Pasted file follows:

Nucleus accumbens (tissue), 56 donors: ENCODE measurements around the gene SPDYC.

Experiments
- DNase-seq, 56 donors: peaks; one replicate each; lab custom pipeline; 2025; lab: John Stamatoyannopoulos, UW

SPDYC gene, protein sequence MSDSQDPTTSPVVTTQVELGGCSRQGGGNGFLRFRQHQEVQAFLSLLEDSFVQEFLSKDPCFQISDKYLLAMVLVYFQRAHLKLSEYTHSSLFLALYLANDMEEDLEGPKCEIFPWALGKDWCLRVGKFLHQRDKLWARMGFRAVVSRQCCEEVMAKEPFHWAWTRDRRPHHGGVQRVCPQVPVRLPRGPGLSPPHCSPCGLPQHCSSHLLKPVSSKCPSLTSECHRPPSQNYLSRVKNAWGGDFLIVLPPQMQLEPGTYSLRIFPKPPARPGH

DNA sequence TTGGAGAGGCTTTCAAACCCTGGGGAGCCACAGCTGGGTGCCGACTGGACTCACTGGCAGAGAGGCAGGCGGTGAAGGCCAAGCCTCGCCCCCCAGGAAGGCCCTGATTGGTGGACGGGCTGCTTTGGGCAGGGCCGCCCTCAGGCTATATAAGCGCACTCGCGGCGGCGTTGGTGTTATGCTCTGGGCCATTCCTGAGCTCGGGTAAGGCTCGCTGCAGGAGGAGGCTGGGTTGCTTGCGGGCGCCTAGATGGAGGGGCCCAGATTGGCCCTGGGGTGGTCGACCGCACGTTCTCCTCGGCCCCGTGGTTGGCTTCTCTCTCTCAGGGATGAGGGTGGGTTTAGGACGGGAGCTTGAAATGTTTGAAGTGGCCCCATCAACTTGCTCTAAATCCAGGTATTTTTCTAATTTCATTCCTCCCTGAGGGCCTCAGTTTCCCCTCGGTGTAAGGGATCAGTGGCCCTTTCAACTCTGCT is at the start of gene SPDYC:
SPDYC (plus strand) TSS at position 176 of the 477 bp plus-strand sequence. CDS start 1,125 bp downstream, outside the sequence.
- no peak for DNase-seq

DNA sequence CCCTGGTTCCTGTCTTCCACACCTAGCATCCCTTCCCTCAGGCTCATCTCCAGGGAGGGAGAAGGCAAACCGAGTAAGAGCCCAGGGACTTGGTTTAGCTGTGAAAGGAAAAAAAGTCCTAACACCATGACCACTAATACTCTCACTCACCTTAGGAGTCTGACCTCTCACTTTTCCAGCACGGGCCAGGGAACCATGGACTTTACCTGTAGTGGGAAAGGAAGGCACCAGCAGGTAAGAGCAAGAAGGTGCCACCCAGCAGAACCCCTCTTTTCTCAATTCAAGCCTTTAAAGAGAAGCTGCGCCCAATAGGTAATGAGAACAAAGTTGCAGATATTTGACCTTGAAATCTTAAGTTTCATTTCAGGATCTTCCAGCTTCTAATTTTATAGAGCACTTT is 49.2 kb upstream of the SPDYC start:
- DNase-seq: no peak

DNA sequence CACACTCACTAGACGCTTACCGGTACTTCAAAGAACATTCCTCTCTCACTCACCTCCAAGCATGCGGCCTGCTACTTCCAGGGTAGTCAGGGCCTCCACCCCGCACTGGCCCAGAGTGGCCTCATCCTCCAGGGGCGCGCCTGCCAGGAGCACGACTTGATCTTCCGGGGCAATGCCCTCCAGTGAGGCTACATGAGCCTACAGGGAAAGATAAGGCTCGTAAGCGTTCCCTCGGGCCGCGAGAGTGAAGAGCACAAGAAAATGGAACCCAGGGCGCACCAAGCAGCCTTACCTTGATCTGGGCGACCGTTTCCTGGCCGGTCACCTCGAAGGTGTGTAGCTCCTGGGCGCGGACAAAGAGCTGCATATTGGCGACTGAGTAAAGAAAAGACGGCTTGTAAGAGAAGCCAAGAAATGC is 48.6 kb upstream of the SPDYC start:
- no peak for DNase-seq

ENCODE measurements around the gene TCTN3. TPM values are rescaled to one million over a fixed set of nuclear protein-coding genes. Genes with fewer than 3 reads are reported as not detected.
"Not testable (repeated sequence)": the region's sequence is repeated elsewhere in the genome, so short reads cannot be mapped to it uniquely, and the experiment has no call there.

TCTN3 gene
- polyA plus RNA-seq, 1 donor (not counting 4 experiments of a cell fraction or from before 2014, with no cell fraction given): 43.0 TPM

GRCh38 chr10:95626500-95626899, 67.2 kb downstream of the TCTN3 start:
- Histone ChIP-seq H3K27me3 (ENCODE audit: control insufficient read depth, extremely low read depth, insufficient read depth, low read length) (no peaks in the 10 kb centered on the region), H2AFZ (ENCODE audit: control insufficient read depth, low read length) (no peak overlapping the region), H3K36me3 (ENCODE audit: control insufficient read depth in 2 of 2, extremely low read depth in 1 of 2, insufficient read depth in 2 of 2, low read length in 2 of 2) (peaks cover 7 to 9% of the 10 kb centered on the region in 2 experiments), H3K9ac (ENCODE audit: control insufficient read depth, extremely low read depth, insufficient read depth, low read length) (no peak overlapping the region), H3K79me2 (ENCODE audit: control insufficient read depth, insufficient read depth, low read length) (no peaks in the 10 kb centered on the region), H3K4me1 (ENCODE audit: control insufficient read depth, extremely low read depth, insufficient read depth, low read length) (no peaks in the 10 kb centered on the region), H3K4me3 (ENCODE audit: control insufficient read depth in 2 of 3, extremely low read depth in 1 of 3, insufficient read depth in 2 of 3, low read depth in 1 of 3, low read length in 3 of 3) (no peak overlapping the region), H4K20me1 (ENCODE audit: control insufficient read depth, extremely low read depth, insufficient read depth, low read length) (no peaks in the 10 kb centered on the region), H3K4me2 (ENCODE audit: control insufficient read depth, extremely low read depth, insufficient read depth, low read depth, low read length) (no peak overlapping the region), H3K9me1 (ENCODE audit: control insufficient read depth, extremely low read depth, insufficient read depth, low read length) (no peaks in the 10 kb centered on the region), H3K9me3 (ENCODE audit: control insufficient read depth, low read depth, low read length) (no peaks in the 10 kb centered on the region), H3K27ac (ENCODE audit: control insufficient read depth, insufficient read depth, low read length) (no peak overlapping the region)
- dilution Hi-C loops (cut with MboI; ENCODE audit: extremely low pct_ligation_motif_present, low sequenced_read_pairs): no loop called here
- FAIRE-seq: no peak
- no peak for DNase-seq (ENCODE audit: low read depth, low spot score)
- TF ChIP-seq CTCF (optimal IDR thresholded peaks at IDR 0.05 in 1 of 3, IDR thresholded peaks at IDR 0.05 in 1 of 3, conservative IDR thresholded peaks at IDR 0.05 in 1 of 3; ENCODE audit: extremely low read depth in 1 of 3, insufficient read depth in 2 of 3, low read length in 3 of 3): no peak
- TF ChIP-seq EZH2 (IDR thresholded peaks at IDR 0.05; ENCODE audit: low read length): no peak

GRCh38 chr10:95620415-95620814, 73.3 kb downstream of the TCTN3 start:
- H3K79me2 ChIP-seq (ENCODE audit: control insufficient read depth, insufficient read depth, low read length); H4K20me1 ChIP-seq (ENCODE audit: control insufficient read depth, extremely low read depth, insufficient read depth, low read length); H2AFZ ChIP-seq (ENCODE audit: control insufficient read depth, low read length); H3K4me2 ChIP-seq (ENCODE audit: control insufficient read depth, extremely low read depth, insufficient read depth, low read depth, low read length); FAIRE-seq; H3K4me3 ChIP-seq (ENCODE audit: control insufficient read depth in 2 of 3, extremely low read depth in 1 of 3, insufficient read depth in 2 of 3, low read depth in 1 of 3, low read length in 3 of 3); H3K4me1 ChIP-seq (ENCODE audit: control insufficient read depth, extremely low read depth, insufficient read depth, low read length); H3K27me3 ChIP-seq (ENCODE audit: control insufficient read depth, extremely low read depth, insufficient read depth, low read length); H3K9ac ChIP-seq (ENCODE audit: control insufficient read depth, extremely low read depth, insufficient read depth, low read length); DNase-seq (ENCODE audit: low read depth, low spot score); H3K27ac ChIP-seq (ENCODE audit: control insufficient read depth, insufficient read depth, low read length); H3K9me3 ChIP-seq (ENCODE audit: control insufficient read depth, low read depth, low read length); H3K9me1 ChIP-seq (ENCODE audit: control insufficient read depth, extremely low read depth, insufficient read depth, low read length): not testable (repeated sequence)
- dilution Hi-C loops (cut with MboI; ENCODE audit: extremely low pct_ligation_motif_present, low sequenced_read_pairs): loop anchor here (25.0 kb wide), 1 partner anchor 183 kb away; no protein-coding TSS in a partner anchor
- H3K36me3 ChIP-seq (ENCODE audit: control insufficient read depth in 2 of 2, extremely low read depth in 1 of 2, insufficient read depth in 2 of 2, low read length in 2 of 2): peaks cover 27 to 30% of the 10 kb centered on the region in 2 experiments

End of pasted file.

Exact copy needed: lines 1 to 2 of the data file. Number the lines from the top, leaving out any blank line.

Nucleus accumbens (tissue), 56 donors: ENCODE measurements around the gene SPDYC.

Experiments